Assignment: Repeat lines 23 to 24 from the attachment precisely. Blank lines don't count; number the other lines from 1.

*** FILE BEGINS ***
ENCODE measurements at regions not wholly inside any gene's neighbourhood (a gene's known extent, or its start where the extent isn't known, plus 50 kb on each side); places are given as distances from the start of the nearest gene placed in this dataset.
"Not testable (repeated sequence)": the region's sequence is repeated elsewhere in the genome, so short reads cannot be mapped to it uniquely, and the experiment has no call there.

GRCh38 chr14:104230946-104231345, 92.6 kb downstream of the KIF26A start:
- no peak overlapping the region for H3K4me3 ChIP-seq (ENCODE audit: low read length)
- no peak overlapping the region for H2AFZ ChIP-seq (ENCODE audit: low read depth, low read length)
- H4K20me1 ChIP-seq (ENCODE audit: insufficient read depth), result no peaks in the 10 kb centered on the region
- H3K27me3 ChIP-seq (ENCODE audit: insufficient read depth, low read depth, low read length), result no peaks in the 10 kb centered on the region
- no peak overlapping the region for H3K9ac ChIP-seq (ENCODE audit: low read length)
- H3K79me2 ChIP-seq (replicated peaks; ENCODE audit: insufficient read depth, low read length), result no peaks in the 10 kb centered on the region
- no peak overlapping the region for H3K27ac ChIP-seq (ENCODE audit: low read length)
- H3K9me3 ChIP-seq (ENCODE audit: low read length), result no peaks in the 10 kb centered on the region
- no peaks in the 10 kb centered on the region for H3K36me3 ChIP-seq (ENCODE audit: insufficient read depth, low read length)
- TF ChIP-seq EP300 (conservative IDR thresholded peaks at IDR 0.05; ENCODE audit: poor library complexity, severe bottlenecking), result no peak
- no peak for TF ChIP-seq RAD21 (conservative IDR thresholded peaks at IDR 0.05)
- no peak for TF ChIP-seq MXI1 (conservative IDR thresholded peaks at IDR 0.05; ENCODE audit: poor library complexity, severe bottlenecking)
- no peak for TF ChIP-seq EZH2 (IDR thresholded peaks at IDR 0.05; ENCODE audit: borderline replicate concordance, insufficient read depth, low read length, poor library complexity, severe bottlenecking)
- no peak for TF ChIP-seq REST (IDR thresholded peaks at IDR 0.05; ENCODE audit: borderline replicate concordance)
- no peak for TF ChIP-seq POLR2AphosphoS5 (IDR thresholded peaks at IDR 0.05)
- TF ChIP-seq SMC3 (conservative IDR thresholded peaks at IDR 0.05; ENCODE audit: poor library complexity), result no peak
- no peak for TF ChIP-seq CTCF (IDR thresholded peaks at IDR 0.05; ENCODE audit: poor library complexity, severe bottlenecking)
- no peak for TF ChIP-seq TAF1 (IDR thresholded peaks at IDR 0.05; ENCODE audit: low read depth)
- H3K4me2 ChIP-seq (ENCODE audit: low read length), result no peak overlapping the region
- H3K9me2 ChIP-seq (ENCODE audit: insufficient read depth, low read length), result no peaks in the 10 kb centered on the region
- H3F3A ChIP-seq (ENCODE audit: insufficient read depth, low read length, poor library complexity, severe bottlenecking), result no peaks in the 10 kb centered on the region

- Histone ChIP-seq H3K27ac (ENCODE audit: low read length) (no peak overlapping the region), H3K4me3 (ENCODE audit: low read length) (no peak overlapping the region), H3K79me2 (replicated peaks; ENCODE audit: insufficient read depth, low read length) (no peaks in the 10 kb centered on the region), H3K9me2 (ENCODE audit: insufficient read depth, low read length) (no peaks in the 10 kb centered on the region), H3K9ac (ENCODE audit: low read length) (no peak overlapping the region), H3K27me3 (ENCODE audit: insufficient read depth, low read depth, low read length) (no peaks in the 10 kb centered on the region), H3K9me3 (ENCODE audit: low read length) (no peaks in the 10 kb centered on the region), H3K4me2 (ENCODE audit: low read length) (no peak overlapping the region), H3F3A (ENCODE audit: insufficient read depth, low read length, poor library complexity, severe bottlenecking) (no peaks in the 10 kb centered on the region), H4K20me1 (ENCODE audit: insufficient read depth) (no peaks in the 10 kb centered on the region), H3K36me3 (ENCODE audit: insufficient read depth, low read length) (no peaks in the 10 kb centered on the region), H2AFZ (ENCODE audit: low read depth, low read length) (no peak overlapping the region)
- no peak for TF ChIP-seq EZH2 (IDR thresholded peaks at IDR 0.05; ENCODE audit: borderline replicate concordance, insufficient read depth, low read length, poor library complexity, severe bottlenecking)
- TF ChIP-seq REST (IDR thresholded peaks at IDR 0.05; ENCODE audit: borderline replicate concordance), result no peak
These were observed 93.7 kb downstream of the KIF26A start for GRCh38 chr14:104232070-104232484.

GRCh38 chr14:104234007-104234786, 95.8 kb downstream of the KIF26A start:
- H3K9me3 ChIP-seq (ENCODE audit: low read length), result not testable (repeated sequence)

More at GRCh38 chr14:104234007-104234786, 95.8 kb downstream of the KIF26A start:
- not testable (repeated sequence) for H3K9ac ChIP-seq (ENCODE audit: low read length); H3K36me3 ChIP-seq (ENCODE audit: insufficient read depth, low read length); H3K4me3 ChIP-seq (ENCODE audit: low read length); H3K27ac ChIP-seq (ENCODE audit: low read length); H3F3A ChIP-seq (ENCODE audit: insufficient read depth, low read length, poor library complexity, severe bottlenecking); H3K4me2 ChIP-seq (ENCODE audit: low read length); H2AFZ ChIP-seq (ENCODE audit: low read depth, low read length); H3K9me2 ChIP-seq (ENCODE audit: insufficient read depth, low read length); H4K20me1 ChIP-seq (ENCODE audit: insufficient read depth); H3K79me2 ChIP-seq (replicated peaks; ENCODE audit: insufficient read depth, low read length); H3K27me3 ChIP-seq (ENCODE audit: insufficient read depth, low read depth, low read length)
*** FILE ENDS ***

- H3K9me2 ChIP-seq (ENCODE audit: insufficient read depth, low read length), result no peaks in the 10 kb centered on the region
- H3F3A ChIP-seq (ENCODE audit: insufficient read depth, low read length, poor library complexity, severe bottlenecking), result no peaks in the 10 kb centered on the region